Mary B. Mitchell and Gene Conversion
George W. Beadle in 1949, with an unnamed assistant who could plausibly be Mitchell but might not be.
I was reading up on gene conversion this week, and vaguely recalled that a woman discovered it, so I looked her up for the Zuskateer Party Calendar of women scientists' birthdays. Although I found her name easily enough - Mary B. Mitchell - and the 1955 paper in which she presented her results was available online, I found no birthday, no photo, and no biographical details except that her birth name was Houlahan. There wasn't even a description of her discovery on any blogs. Unto the breach! You can count this as an early entry for Ada Lovelace Day.
It may surprise you how good an understanding of genes scientists managed to achieve before they had any clue what exactly genes were. These days, if you choose your organism right, you can practically treat genes like Lego bricks, and break'em apart and stick'em back together how you please. But in the first half of the twentieth century, scientists worked out a lot about the nature of heredity, genetic variation, and the organisation and transmission of genetic information, largely by Counting Things.
22,747 mutants, ah ah ah. Mitchell counted over 100,000 spores for her gene conversion paper.
Fly-counters like Morgan are probably more famous, but one could argue that foost-counters like Beadle made even greater contributions. Mitchell worked in Beadle's lab, and she noticed something odd.
Photo by N. B. Raju, nicked from here.
This is the bread mould Neurospora, the fungus Mitchell worked on, under the microscope. Those things that look like strings of beads are groups of spores that have all come from one parent cell. Spores are made by meiosis - the same process that makes egg or sperm cells in people - and usefully, they're all held together so you can see which cell made what spores. Mendel's laws state that if the parent cell has two kinds of a gene, they should be doled out evenly to the spores. That's what's happening in the picture above: each set of eight spores is made up of four that are green and four that aren't.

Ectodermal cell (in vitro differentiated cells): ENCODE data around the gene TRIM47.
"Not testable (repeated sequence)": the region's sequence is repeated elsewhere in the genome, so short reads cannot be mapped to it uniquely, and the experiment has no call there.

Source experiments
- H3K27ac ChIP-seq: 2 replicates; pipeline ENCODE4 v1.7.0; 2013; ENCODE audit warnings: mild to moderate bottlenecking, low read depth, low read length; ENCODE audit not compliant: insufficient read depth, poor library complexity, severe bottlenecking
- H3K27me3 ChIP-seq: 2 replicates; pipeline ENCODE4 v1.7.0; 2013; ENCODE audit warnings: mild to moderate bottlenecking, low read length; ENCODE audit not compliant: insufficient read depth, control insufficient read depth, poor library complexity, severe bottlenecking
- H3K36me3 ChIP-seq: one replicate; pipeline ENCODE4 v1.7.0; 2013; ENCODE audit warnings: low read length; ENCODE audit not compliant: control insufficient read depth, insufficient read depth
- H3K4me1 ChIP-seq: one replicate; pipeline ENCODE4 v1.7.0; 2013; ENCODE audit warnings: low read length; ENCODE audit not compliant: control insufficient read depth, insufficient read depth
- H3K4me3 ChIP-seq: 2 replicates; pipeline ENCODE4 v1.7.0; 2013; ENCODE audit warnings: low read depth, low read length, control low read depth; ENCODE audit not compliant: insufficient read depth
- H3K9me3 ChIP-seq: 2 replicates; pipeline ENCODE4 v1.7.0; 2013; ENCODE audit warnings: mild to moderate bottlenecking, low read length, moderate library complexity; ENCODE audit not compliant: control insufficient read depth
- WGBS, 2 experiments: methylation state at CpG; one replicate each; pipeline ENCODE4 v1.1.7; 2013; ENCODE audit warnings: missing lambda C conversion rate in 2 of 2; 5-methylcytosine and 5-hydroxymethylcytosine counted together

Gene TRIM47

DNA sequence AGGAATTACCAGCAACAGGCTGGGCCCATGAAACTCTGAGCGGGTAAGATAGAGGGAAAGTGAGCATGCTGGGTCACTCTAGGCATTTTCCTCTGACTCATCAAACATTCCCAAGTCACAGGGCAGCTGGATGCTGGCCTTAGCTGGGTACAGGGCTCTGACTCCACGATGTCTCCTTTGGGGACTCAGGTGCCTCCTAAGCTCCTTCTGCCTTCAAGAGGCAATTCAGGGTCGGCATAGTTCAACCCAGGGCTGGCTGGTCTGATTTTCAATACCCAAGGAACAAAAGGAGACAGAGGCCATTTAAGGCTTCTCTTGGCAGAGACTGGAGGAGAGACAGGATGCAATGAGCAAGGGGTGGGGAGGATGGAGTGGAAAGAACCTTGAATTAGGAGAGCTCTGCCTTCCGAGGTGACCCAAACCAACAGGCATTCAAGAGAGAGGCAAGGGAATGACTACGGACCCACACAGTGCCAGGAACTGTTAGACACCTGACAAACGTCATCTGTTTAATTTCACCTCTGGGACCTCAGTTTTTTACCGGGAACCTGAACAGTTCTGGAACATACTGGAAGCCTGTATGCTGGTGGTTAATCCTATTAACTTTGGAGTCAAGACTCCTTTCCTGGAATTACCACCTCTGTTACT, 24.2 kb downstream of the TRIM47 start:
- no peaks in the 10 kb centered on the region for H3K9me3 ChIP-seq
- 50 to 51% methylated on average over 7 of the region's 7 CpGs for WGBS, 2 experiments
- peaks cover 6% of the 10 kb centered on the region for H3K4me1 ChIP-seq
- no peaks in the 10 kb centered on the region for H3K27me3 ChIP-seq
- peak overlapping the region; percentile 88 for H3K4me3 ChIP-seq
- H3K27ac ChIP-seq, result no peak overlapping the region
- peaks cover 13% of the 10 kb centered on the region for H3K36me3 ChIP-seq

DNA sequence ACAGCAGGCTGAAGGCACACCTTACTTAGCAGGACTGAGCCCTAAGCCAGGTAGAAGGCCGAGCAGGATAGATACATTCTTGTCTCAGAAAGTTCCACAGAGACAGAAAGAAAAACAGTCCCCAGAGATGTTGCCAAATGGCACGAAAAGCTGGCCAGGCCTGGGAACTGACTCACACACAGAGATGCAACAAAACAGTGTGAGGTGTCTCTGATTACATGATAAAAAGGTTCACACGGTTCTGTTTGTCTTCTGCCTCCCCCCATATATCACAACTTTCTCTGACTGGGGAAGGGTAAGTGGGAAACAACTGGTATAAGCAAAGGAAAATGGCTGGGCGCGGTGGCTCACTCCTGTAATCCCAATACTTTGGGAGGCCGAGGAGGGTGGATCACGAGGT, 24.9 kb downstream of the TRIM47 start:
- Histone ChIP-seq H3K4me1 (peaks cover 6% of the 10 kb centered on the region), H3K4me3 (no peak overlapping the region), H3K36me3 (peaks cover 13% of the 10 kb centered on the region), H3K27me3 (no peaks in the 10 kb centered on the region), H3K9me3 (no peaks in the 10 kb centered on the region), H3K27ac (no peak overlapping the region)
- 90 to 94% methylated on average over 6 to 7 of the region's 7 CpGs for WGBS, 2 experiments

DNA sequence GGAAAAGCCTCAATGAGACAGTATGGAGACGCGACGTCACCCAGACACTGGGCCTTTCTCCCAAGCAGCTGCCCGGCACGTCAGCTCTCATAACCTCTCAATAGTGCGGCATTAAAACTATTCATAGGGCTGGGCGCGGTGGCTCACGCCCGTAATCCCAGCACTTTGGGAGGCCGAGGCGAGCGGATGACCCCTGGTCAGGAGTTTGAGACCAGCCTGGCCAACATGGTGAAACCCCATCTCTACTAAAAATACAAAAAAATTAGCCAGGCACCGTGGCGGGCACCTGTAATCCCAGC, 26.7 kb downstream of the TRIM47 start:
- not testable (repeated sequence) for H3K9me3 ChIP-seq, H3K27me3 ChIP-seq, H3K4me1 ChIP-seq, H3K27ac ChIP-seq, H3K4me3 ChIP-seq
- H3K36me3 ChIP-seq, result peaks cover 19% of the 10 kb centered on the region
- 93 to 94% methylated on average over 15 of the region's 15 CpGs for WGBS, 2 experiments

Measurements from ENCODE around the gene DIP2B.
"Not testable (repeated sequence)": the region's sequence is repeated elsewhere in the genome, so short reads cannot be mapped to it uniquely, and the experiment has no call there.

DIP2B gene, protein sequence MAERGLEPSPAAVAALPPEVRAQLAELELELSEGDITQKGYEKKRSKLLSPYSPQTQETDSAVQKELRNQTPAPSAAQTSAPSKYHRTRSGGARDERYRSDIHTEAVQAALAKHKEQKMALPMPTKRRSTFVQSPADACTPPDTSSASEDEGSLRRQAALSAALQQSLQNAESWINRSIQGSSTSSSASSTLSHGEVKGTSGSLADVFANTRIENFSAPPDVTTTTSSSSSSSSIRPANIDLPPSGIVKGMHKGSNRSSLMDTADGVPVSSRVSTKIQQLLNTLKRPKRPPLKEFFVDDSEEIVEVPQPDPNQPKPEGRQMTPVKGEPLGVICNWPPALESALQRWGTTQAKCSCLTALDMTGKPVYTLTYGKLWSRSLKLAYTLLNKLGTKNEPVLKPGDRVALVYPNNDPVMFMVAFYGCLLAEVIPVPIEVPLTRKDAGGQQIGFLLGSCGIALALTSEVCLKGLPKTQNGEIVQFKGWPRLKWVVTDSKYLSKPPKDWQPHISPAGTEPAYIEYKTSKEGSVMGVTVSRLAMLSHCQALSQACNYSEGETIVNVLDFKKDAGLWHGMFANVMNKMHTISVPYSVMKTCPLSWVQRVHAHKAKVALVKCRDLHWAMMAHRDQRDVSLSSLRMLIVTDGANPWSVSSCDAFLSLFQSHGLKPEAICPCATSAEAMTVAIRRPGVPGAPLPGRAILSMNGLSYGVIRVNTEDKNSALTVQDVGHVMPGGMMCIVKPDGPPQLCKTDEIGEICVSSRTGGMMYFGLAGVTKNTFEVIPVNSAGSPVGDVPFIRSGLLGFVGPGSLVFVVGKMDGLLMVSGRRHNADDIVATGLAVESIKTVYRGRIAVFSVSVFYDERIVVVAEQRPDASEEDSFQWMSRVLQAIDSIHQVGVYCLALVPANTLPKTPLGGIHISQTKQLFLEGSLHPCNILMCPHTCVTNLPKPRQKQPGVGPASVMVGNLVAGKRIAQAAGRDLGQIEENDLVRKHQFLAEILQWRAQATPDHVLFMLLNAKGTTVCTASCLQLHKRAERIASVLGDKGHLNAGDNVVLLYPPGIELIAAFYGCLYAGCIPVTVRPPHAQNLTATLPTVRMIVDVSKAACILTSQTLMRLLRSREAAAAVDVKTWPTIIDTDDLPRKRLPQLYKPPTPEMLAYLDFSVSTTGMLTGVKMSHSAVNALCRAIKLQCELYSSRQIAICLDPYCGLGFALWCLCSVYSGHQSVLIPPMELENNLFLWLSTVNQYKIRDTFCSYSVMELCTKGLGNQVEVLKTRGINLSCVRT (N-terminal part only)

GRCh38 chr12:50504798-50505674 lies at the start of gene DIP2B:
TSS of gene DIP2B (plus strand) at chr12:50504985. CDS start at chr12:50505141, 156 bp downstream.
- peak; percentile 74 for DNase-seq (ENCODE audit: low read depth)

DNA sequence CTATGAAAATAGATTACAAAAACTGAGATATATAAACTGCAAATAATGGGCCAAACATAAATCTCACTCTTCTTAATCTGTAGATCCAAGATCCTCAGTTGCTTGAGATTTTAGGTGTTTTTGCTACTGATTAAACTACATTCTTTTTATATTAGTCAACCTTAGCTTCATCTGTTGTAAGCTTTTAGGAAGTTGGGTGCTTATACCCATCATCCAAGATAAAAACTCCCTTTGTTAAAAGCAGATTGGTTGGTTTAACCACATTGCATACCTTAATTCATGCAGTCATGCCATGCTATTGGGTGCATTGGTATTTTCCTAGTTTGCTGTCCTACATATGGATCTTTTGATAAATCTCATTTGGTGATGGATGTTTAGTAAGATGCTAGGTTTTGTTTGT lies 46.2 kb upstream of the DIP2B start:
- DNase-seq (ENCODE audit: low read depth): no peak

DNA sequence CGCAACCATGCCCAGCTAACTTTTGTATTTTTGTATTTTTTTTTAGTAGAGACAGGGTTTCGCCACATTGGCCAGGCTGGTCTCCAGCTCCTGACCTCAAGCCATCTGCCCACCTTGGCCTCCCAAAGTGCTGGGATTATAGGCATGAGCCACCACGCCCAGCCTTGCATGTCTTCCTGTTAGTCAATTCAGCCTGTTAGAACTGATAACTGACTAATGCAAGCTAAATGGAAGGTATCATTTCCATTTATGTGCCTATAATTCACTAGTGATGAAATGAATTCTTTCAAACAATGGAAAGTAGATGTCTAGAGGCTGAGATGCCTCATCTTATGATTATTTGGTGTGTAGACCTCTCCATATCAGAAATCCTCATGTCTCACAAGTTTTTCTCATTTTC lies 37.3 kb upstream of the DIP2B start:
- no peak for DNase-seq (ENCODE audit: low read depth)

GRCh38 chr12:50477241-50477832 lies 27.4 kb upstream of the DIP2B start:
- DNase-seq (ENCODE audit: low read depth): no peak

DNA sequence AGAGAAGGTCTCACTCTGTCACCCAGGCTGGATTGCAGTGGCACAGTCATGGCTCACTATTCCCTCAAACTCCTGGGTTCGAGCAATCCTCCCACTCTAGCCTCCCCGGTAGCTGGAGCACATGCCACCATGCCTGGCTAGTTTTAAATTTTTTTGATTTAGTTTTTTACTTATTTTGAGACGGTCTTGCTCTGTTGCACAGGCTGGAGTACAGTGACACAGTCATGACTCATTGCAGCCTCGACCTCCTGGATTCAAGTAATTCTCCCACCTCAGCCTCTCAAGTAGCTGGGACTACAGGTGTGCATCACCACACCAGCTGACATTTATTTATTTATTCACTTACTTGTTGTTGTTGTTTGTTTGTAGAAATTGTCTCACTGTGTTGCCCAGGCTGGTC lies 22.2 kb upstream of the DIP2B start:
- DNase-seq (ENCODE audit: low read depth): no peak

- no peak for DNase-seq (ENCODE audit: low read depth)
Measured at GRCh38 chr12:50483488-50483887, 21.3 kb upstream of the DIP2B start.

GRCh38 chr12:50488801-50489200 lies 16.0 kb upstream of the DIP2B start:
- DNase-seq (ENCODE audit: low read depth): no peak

Except it wasn't always true. Very occasionally there were six of one and and two of the other. It seemed Mendel's laws had some kind of loophole.
There were attempts to explain away this observation. Most blamed experimenter error, or insisted that two genes rather than one were involved, which would allow for a six to two split (if you're a biologist and can't see how, you should scribble your Punnett Squares right now and work it out). Mitchell's paper shot these doubts down: her experiments are meticulously controlled and double-checked at every stage to refute possible counterarguments. In her fungi, rarely but surely, a gene would sometimes change to match another one.
"Blimey," I hear you exclaim sarcastically, "how riveting. And how extremely surprising that a monk in 1850 knew a bit less than a professional geneticist in 1950." Sark ye not! Mitchell's results really did matter and they still do.
First, the findings lit the way to a better molecular understanding of the way in which genes are dealt out into sperm or eggs (or spores) and shuffled from generation to generation. Mitchell's discussion says: It might even be supposed that the event which gives rise to crossing-over took place in each case... but that this event results in an actual exchange in, statistically, only half the cases. This was startlingly prescient; explaining why is a whole 'nother post which I might write if there is general clamour for it, i.e. someone asks nicely.
Secondly, gene conversion has evolutionary implications that are still being argued over. It might affect the evolution of whole sets of similar genes, or the repetitive bits of our DNA (which is nearly all of it).
My third reason is more nebulous, and more tenuous, but I think it holds some water. Mitchell and the other founding mothers of non-Mendelian inheritance (Ruth Sager and Barbara McClintock - and maybe we can count Nettie Stevens) started people thinking about why genes are inherited the way they are, and what might happen if genes didn't play by the usual rules. They provided illustrative examples, conceptual frameworks, and probably a bit of inspiration, to the evolutionary biologists of the following few decades who were developing theories that centred on conflicts between selfish genes. So I'm particularly saddened that we don't know her birthday. I'd certainly celebrate it lavishly: I suspect she helped to kick-start my own field.